|Families enjoyed weather and the whole street!|
|Bikes lined up at the Book Mobile|
|Bike angle parking at Willson Park on Cottage Street|
|Bike generators at the music stage in Wallace Park|
(Missed the actual performance, though)
|Bike Club and Food Coop at Waverley and State|
|Interactive art from the BE group|
While the City and Police kept cars off of State Street, the north-south streets intersecting State Street were still given priority, and it wouldn't be surprising if families with smaller children stayed in the Park and off of State Street since darting into traffic or incomplete stops might still be a hazard.
"Summer in the City" in 2008 and for a couple of years thereafter (see this Business Journal piece on 2008, and Hinessight has photos from the less exciting version in 2009) closed down Liberty Street for a couple of blocks - it can be done!
|The only drag?|
State Street wasn't completely open!
And north-south cross traffic still prioritized at lights
(around 4pm, things were slowing down)
The other minus was that too many State Street merchants stayed closed! I don't know if this is an argument to have the event on a Saturday, an argument for more and earlier outreach, or a wait-and-see attitude by the merchants. Hopefully more will be on board by next year.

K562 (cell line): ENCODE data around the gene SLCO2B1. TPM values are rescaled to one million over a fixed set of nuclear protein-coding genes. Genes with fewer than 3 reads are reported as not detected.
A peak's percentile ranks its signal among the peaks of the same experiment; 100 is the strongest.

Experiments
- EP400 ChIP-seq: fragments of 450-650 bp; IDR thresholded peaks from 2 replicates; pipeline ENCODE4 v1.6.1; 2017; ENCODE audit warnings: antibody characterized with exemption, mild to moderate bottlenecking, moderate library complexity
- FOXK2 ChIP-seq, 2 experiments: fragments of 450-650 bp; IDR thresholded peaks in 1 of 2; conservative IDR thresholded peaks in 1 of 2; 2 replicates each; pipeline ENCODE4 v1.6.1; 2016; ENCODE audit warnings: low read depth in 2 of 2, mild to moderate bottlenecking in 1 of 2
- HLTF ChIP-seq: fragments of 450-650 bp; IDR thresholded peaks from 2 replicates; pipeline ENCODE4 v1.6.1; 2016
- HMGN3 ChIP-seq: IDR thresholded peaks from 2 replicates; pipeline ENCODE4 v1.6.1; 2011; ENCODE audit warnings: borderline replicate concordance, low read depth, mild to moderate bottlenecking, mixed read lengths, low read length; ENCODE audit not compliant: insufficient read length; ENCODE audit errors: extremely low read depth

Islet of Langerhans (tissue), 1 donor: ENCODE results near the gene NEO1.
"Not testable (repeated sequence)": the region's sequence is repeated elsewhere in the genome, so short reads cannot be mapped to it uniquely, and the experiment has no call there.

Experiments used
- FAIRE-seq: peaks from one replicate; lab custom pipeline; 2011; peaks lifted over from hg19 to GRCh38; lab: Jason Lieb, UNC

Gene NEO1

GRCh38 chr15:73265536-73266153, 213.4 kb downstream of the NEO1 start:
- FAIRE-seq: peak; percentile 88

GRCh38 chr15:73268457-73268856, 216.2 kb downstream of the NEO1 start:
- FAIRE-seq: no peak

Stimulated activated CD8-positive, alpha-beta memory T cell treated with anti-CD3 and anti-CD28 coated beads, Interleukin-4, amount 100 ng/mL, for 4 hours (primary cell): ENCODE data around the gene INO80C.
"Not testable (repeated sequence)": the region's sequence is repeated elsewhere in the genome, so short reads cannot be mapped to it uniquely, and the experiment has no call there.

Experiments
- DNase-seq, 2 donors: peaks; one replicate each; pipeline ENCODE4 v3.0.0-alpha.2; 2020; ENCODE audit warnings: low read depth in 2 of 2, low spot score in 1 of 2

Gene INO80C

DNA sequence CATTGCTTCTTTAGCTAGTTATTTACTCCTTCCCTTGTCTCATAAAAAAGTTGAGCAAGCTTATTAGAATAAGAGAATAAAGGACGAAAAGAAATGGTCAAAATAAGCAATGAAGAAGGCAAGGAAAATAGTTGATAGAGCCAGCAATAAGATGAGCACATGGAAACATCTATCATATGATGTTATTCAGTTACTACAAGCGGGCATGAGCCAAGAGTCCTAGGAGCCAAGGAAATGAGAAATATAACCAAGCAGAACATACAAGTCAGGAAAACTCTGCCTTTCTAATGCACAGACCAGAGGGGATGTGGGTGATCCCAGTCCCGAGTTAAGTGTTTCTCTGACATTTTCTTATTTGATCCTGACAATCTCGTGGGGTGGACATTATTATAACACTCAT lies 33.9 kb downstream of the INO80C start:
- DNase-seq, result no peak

Summer in the City also had sidewalk sales and other merchant participation, so even if the Open Streets concept isn't as commercial, there's still room for a much more active sidewalk in addition to the free-range streets and DIY community spirit.
All in all Salem Sunday Streets was a striking success.
In 1977 when the Salem Bicycle Club held the first Monster Cookie ride
There were 15 riders that showed up for the Salem Bicycle Club's Metric Century. Most of the riders were from the Portland Wheelmen. We did have one rider from Vancouver B.C. who had seen an advertisement of the ride. All of the riders liked the route...Now the Monster Cookie regularly has 2000 riders. And that's for 62 miles!
The bad news was that the first metric did not make any money. Both John and I had to pay for some of the lunches, since we over-ordered.
The next year we avoided some of the mistakes that we made the first year. There were 75 riders from all around the Northwest and the club finally had a fund raiser!
The City was planning for up to 2000 people, and it will be interesting to see some formal estimates. I'm not sure there were quite that many. But there were certainly many hundreds scattered both in time and in space over the length of the route.
By any reasonable standard, as an inaugural event, it was a big hit. Reports on the Mayor's impressions suggested she was very impressed. Hopefully she'll have something public to say.
Over time, people will talk about it personally and virally, and next year's publicity is sure to have a much larger reach.
Well done, and here's to next year!
Update, Tuesday the 10th
The City's got a survey out! Take it here and let them know what you think!
And here's part two of the survey.